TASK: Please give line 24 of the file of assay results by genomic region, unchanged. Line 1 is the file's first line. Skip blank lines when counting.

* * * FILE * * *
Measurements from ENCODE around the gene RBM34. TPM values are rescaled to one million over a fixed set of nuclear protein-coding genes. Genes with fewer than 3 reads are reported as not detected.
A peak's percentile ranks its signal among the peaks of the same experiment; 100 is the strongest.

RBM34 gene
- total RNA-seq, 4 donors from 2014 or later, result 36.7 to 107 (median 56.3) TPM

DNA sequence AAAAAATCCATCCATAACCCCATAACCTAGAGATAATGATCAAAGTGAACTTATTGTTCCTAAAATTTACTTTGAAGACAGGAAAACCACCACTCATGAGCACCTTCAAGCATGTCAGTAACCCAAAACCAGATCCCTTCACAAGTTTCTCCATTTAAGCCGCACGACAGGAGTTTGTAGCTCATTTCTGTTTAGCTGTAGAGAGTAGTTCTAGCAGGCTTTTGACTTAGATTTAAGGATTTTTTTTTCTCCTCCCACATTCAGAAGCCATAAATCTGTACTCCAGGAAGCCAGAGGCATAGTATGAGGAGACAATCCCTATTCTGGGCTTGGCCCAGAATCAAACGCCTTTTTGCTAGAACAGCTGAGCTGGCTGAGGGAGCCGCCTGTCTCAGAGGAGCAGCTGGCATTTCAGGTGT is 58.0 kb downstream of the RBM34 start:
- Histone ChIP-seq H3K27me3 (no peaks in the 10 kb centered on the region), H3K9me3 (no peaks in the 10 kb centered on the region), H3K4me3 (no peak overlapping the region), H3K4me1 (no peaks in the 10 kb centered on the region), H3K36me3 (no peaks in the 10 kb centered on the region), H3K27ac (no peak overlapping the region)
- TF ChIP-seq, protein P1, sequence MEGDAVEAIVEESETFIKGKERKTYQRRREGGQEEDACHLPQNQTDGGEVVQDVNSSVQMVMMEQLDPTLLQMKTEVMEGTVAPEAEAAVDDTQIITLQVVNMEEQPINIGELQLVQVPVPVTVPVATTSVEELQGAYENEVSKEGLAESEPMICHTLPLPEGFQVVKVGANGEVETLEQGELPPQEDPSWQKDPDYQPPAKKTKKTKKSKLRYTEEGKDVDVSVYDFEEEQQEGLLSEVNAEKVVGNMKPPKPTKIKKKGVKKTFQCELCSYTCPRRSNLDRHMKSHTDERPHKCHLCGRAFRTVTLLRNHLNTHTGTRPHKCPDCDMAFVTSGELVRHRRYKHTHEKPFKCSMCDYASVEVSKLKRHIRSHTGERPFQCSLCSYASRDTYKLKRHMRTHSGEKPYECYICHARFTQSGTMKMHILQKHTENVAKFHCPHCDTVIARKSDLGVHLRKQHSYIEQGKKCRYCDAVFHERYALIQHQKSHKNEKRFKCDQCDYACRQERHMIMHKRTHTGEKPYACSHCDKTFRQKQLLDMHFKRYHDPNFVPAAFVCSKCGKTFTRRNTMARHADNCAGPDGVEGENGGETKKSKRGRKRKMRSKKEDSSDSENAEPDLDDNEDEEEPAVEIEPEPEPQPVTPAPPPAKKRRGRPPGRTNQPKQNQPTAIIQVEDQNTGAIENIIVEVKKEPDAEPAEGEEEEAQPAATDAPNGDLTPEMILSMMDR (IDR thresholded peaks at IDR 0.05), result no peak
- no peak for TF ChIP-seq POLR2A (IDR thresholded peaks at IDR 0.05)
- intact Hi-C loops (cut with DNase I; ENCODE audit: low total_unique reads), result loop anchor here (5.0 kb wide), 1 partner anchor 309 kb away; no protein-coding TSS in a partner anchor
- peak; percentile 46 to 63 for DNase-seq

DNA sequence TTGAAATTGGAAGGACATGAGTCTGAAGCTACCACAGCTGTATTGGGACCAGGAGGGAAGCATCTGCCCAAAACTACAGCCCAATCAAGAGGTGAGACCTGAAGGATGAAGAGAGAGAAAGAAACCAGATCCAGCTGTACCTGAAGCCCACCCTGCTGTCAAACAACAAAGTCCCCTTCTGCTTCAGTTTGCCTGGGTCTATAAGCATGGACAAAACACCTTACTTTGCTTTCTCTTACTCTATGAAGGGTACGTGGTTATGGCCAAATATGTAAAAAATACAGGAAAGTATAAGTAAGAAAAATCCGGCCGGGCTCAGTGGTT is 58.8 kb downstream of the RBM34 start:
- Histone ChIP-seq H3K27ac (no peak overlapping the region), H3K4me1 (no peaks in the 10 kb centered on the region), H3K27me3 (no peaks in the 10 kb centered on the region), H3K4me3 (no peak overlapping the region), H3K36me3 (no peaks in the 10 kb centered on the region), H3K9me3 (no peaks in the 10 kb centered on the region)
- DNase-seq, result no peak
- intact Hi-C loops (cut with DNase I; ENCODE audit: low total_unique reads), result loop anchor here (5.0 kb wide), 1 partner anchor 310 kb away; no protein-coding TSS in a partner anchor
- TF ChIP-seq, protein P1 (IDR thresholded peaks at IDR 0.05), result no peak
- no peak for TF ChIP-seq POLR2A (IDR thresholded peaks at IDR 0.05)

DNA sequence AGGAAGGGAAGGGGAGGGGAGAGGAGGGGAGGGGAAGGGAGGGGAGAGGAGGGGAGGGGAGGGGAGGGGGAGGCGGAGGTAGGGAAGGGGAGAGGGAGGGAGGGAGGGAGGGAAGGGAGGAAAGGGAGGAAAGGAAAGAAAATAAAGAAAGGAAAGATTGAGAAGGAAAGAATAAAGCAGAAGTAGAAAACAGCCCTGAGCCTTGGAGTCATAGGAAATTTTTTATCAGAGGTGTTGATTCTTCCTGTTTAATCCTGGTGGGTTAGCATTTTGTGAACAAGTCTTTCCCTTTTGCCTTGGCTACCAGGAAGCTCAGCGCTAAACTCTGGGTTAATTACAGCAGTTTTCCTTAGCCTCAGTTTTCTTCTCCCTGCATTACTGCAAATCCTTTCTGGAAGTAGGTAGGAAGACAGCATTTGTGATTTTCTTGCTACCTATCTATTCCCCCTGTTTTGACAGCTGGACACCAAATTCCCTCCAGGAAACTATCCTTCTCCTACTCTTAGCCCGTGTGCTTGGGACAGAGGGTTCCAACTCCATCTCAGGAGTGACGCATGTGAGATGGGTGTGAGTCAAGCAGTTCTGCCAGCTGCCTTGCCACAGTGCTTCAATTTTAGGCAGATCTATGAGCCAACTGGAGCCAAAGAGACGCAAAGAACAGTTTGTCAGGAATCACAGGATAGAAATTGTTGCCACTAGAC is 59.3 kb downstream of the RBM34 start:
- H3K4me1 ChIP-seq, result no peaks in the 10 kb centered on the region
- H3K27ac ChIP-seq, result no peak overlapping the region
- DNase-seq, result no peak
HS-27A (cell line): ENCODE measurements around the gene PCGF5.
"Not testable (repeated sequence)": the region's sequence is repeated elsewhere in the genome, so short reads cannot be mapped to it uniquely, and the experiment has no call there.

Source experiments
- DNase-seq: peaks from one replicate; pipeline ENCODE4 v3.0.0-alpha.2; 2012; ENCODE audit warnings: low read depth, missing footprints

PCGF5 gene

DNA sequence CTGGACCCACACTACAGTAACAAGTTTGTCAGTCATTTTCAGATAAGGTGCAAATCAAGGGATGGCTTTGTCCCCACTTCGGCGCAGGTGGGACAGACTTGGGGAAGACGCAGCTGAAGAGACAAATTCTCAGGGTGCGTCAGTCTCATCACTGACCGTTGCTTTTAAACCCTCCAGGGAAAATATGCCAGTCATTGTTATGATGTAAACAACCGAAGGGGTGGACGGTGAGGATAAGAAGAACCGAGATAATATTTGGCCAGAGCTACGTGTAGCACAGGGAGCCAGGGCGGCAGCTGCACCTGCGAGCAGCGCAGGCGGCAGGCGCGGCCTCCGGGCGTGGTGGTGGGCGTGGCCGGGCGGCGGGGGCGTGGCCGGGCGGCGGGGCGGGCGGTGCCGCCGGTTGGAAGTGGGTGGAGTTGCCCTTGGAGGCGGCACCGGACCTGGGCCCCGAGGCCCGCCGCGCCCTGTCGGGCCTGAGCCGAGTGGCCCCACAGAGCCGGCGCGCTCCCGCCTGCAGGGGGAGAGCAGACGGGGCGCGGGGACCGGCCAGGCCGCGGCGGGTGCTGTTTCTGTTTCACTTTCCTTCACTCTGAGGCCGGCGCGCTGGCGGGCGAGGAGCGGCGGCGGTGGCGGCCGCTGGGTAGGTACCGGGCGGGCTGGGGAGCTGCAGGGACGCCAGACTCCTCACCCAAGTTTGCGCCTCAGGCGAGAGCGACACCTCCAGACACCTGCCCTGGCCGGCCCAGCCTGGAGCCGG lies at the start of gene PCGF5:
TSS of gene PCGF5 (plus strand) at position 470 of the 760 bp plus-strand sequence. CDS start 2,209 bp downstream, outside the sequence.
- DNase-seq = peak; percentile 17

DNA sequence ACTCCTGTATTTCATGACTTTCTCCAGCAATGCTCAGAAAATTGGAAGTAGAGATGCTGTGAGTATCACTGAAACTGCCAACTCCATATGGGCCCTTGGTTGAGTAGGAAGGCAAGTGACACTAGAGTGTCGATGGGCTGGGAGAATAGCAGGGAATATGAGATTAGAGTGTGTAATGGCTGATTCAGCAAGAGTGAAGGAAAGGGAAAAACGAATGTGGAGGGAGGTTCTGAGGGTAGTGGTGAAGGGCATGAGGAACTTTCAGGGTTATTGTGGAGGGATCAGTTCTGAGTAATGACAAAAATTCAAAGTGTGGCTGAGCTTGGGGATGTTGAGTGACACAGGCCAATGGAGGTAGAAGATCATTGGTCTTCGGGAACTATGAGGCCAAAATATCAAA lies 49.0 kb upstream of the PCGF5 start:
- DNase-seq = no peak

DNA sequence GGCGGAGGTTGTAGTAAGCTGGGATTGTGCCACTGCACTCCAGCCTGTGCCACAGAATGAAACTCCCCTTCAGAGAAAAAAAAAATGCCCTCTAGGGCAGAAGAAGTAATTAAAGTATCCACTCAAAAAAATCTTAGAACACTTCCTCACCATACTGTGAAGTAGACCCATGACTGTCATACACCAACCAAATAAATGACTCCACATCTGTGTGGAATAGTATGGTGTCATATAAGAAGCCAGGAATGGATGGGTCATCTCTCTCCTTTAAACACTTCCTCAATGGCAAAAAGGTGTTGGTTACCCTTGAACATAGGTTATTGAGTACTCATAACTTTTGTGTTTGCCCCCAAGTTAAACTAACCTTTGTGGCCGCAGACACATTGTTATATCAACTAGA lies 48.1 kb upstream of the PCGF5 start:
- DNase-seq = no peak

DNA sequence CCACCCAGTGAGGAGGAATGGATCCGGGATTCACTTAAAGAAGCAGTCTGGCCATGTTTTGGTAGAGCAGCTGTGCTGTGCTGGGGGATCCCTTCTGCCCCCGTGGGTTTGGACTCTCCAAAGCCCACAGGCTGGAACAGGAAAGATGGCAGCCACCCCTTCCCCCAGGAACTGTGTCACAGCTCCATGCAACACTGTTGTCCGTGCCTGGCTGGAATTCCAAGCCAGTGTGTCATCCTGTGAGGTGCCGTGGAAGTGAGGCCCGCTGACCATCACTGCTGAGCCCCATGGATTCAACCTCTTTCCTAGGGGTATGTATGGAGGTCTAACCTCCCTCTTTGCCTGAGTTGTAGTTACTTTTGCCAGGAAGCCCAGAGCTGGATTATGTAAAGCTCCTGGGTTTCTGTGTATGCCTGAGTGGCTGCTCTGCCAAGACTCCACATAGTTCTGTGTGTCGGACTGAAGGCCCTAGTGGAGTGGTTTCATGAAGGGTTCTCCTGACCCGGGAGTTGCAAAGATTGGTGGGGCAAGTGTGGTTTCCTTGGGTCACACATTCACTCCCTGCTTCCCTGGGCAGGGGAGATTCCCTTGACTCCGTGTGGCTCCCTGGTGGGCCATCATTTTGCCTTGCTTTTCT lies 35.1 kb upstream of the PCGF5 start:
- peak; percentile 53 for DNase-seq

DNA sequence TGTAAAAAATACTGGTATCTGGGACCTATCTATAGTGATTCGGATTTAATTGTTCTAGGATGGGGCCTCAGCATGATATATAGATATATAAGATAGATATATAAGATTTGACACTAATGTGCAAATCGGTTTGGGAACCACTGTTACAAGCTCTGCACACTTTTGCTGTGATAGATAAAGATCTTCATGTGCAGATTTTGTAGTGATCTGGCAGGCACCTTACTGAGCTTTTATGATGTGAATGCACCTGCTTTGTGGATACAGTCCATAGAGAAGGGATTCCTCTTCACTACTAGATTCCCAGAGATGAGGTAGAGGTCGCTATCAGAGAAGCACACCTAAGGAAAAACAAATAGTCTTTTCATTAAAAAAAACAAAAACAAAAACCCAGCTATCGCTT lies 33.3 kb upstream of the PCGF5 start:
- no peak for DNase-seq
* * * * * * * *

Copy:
- DNase-seq: peaks from one replicate; pipeline ENCODE4 v3.0.0-alpha.2; 2012; ENCODE audit warnings: low read depth, missing footprints